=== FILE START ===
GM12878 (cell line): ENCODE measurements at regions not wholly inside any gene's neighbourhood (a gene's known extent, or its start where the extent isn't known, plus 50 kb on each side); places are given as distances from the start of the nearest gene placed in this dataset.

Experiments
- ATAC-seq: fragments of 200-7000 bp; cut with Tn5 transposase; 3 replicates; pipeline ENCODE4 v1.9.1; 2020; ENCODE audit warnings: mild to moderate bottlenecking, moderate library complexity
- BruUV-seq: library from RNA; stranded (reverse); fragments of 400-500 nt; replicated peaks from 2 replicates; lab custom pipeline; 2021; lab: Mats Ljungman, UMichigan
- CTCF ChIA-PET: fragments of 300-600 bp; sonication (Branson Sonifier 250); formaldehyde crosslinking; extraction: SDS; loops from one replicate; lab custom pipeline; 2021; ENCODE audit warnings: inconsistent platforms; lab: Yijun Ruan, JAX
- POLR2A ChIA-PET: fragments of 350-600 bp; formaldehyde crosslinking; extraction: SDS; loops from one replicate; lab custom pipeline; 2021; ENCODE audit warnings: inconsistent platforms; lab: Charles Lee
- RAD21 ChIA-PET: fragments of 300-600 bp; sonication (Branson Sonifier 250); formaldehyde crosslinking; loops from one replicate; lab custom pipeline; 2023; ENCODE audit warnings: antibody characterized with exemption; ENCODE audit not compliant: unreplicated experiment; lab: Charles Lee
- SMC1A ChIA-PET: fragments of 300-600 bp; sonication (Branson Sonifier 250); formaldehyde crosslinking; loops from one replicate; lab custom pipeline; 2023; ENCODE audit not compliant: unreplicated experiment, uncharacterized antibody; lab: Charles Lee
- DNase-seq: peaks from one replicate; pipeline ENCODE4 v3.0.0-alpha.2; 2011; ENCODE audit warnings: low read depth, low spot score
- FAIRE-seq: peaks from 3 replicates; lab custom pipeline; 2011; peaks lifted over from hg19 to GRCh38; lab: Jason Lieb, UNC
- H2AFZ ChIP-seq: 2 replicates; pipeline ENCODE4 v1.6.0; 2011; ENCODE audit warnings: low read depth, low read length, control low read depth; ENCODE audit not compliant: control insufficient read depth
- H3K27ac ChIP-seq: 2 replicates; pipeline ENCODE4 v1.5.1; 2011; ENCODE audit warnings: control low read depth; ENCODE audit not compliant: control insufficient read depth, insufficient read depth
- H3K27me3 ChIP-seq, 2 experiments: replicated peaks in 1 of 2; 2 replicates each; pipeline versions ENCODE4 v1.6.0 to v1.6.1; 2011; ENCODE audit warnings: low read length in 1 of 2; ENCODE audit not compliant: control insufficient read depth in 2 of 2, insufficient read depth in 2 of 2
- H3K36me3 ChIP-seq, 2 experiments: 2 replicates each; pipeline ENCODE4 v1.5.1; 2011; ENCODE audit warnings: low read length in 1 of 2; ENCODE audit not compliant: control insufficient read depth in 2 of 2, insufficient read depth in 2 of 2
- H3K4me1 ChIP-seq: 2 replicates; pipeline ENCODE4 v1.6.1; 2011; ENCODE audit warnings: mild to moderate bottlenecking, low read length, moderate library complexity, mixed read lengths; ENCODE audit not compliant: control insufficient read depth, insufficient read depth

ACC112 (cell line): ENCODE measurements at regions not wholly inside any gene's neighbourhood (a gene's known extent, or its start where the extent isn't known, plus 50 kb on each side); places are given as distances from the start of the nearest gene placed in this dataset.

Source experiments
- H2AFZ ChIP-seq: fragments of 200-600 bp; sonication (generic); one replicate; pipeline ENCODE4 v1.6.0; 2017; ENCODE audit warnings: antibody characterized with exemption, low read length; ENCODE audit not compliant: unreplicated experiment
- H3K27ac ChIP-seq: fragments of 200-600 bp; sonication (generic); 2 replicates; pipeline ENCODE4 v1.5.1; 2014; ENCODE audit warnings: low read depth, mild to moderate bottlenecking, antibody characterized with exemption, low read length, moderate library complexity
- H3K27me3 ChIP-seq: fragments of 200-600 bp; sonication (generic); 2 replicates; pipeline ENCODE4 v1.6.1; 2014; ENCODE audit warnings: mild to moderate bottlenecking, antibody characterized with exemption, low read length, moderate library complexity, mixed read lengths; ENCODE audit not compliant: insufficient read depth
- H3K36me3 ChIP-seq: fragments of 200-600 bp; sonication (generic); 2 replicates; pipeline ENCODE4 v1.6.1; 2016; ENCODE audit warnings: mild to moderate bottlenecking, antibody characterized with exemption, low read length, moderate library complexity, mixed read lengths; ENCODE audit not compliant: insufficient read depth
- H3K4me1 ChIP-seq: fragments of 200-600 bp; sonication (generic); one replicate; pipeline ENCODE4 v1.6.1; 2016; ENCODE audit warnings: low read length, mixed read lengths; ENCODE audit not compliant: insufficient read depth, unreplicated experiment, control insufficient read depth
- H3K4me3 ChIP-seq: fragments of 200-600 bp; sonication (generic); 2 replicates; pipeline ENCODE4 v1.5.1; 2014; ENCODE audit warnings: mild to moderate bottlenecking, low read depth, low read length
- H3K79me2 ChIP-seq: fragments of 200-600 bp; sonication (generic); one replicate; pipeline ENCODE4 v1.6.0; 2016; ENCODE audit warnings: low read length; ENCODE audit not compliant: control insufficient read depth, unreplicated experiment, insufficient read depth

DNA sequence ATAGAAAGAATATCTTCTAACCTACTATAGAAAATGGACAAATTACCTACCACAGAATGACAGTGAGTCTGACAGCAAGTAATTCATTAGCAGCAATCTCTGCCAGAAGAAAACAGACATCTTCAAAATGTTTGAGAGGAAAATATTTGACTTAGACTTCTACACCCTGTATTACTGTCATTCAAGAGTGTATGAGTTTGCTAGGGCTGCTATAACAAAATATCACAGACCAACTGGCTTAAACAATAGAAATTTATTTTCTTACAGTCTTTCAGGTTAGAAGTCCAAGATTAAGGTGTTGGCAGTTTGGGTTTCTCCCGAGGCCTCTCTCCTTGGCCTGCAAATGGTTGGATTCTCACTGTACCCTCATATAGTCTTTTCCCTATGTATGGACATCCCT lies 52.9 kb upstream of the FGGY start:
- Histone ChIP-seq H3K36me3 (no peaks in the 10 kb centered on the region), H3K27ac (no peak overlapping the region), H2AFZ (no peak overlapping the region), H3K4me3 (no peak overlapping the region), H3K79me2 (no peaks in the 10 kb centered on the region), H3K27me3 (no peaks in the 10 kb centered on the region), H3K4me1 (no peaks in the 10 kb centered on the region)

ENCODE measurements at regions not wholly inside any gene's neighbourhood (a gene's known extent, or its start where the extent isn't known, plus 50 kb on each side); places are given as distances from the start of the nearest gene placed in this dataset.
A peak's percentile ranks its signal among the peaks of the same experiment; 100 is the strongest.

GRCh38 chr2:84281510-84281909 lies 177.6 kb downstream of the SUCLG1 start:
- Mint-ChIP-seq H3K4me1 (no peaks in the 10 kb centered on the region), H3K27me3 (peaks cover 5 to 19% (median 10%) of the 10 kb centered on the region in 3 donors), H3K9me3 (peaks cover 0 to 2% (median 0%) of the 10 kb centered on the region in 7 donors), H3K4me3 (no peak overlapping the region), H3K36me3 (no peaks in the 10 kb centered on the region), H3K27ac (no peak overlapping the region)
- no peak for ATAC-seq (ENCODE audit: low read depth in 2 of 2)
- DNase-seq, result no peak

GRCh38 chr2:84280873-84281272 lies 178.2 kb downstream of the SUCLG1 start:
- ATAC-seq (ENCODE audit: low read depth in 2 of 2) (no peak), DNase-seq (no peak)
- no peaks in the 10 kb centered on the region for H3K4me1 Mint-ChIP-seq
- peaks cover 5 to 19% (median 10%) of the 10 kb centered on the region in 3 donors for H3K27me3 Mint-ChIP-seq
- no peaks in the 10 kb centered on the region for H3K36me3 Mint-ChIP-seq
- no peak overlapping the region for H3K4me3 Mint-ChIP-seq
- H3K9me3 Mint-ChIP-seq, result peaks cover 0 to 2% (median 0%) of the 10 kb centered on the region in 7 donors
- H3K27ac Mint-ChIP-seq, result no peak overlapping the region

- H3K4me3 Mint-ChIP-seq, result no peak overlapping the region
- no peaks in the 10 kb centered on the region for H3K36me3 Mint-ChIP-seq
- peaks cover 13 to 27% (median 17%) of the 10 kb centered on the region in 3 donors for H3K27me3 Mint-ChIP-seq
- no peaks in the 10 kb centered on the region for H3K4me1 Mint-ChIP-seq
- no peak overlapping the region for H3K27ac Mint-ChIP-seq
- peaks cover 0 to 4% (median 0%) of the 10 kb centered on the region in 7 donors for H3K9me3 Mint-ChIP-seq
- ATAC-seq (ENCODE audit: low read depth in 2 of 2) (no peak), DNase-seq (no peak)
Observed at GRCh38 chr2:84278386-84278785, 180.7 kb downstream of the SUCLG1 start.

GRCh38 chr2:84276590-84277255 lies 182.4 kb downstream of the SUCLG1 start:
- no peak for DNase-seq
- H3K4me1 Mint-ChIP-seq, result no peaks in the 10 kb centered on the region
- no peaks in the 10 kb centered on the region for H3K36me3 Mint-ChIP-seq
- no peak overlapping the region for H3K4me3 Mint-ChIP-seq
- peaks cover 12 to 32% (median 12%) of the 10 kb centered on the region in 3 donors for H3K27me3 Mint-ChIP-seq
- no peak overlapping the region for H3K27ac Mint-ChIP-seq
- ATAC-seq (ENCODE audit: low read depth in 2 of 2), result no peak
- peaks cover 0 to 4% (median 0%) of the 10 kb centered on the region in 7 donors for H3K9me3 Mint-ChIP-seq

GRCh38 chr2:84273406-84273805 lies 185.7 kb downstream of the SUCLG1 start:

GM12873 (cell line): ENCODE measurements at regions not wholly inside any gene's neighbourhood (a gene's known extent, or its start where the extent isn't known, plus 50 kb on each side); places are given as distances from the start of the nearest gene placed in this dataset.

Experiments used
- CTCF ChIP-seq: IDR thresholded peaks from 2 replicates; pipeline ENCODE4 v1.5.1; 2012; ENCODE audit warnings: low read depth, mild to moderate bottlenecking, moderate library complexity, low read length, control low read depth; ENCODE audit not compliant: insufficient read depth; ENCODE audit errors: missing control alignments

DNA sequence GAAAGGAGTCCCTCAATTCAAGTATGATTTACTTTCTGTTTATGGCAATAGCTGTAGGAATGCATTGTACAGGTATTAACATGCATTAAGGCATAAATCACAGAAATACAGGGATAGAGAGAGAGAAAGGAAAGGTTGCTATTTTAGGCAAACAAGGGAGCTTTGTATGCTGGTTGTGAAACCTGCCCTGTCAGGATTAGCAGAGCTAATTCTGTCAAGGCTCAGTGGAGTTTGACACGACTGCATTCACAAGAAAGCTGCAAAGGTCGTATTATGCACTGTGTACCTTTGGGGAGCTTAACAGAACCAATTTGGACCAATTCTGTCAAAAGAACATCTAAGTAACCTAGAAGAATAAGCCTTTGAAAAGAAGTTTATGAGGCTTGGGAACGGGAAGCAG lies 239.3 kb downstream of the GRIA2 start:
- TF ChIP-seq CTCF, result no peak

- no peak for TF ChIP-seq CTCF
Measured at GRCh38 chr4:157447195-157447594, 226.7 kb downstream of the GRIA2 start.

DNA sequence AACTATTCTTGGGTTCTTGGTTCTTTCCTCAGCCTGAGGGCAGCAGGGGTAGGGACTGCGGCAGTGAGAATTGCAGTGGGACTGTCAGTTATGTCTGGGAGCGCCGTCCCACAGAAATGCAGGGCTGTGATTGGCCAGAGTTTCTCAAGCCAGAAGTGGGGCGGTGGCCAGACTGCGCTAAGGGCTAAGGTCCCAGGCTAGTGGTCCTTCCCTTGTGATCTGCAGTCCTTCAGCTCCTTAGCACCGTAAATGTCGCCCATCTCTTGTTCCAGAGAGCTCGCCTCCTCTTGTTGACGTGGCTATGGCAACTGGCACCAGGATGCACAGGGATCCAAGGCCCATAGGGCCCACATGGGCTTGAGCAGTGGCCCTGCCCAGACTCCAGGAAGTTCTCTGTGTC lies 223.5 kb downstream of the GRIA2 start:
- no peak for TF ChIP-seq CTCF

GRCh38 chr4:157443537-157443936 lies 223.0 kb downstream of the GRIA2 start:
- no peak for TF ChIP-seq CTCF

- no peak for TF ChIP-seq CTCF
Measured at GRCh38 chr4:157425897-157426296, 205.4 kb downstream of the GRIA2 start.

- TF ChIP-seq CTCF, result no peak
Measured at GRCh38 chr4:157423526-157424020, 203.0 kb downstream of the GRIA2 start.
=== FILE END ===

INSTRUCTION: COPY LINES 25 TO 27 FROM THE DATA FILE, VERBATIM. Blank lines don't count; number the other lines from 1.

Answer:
DNA sequence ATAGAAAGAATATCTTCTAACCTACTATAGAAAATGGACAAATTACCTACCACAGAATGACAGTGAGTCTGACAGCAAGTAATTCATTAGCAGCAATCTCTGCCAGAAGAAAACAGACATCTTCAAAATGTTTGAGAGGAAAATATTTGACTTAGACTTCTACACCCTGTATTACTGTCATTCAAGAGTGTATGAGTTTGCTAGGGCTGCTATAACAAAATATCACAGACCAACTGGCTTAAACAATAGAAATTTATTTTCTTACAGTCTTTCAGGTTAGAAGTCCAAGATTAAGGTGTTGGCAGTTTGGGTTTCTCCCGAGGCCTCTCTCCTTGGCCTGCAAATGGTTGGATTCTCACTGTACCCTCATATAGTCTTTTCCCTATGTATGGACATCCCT lies 52.9 kb upstream of the FGGY start:
- Histone ChIP-seq H3K36me3 (no peaks in the 10 kb centered on the region), H3K27ac (no peak overlapping the region), H2AFZ (no peak overlapping the region), H3K4me3 (no peak overlapping the region), H3K79me2 (no peaks in the 10 kb centered on the region), H3K27me3 (no peaks in the 10 kb centered on the region), H3K4me1 (no peaks in the 10 kb centered on the region)

ENCODE measurements at regions not wholly inside any gene's neighbourhood (a gene's known extent, or its start where the extent isn't known, plus 50 kb on each side); places are given as distances from the start of the nearest gene placed in this dataset.